James K. Sanborn said...

WASHINGTONPOST.com - BAD "American Passengers Stranded"
- I find this headline deficient because it is confusing and unclear. On a first read, one might think “American” refers to one from the Americas or the U.S. when actually it refers to American Airlines. A better approach was the New York Times which wrote, “American Cancels 1,000 More Flights,” or mysanantonio.com which unsed “AA” instead of American. The draw back to these other approaches however is that they lose the human element the Post’s headline had.

"Gator blood could take bite out of superbugs"

-I liked this headline because it grabbed my attention and did a great job of communicating the crux of the story which was about alligator blood being used in cures for diseases. I admit it borders on trite or cute in the worst way, but overall, I like it.

Ashley Sharif said...

One not so good headline that I came across was on the gazette's website. The headline was "With ICC, we get less 'bang for buck'" (http://gazette.net/stories/040908/montlet52317_32371.shtml) The ICC contains a cliche phrase, which from our class discussions, we were told to avoid. Also, "bang for buck" is in quotes, but it is not a quote from the short story so I am unsure why it is in quotes. The headline is not bad, it's just not as efficient as it could be.

One good headline that I found was on CNN. The headline was "Iraqi soldiers free CBS journalist from captors" (http://www.cnn.com/2008/WORLD/meast/04/14/basra.journalist.freed/index.html). This headline is straight forward and to the point. There are no confusing words or terms in the headline and the headline does not have a double meaning.

Nick D. said...

Good Headline: Former female boxer beats burglar
I think this is a good headline because it grabs your attention and also uses the letters ‘f’ and ‘b’ multiple times to start words, which sounds nice.

Bad headline: Retailing Chains Caught in a Wave of Bankruptcies
I don't like this headline because of the use of the word 'wave.' While the word is used correctly, the headline could be misread by someone who is just skimming and misses the 'bankruptcies' part.

Laura Griffin said...

Bad headline: WIP bashing of Clinton points up gender gap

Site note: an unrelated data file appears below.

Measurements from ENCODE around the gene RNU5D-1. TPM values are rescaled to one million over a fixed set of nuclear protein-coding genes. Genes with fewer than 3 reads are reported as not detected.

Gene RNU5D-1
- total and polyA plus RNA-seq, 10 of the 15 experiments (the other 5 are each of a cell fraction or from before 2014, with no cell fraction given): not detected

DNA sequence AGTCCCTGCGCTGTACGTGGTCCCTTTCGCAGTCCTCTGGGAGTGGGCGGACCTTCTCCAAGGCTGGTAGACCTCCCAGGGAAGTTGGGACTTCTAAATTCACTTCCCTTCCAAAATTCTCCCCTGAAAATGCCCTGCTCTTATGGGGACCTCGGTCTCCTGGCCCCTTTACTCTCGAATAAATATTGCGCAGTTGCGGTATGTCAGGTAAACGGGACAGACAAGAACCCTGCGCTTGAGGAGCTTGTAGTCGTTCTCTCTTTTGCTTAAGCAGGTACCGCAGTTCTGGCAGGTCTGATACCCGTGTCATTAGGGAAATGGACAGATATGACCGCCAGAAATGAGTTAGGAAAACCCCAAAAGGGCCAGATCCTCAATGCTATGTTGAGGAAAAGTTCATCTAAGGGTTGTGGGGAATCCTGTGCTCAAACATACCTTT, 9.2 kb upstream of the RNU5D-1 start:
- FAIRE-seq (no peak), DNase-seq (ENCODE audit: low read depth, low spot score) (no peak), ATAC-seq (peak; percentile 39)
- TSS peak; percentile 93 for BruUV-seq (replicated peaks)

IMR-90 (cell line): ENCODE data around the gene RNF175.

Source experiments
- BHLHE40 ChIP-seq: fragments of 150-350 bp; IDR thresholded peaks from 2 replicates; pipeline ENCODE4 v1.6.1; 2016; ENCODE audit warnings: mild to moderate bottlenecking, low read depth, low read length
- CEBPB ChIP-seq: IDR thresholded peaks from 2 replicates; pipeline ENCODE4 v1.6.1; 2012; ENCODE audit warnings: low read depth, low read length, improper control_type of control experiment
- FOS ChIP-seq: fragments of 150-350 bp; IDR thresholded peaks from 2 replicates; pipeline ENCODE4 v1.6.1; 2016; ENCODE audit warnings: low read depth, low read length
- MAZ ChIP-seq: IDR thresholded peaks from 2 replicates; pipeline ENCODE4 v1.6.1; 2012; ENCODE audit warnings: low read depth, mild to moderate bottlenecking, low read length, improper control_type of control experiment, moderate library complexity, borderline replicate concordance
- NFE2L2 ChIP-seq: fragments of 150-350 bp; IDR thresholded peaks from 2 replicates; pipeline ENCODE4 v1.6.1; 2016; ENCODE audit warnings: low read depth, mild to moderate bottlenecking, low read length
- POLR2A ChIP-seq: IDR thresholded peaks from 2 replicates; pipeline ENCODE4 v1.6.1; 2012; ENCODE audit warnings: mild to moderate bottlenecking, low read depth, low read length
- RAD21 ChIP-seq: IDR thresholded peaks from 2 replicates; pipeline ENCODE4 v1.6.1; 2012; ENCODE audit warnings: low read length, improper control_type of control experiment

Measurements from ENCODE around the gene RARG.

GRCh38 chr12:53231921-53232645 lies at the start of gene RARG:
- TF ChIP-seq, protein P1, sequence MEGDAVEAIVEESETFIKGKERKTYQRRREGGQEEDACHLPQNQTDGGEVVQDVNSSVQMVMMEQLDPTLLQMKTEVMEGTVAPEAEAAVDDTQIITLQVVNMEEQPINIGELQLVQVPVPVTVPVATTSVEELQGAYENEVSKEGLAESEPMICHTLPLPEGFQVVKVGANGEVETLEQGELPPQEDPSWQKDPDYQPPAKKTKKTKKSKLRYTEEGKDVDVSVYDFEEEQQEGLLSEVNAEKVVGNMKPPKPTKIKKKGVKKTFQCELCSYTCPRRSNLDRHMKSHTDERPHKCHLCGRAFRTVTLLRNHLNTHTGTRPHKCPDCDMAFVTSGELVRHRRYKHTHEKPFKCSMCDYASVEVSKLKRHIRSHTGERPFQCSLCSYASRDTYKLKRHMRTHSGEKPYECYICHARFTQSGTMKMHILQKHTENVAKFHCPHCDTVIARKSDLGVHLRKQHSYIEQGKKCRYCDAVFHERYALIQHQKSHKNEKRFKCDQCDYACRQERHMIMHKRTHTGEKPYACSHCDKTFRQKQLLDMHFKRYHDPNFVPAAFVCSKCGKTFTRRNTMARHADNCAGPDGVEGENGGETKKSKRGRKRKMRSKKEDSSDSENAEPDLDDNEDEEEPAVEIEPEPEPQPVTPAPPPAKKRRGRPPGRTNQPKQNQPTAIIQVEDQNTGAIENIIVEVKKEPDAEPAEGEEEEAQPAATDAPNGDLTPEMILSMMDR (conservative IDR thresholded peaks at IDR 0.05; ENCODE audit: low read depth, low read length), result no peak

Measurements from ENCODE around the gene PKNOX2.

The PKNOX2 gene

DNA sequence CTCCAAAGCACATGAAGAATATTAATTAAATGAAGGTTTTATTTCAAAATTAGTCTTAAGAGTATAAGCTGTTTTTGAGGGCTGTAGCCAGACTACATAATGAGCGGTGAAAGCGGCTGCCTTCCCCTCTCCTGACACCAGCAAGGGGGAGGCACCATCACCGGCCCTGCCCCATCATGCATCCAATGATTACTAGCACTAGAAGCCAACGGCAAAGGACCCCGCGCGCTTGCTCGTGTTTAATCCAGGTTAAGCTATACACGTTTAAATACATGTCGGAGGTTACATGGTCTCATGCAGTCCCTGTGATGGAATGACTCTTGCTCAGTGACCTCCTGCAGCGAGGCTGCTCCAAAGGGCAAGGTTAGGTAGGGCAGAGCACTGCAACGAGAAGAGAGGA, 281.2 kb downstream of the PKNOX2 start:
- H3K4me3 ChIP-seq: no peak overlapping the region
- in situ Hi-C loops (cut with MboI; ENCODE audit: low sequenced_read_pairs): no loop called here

This headline is worded awkwardly, so can be confusing at first read.

Good headline: Spelling error proved fatal

This headline is to the point, but also evokes curiosity. However, to make it just a little bit clearer, they could have worded it to indicate that this has to do with court officials and police.

Janelle Lilley said...

One good headline that I saw was on washingtonpost.com this morning. "Caps Get Bullied on Broad St." Although I do not normally read the sports section of the newspaper, this headline made me curious to know how they were bullied...was there a fight?? But it also gave me enough information to know what the story was generally about.

A bad headline that I saw today and last night was also on washingtonpost.com. "Plastics Chemical Raises Alarm" I am not sure if they just left out an apostraphe or if I am misreading the headline, but I am not able to discern what the story is about from the headline. Do they mean "Plastics' Chemical?" Furthermore "Raises Alarm" is too broad. Tell me if there is danger, a link to cancer, an illness, a death...what kind of alarm is being raised. As it is, the headline did not make me interested enough to read the article.
Both headlines can be found at www.washingtonpost.com

ChiLvr0505 said...

In Time of Grief, a Family Struggles With Crime, Police

This appears awkward. I do not like the end “,Police”. The headline does not flow and I had to re-read it, which makes it a poor headlines. I had trouble distinguishing whether the family was struggling with just the crime, the crime and police, or any combination of the two.

Violence mars eve of Nepal's historic election
I really liked the use of the word “mar” and I thought the headline was powerful. It also made me want to read the article because of the use of the word “historic” as well. It also identifies the subject, Nepal’s election, and the event, violence, very well.

michelle z said...

Good headine

“Kitchen Diplomacy: Hot Sauce to Nuclear Talks”


This is a really fun and clever headline for the accompanying article. It makes a reader want to read on.

Not-so-adept headline

“Georgia angered by Russian move”


This headline is really confusing and doesn’t necessarily prompt a reader to want to read more, although it does poes a question. I think a better headline would emphasize what the Russians did instead of focusing on Georgia.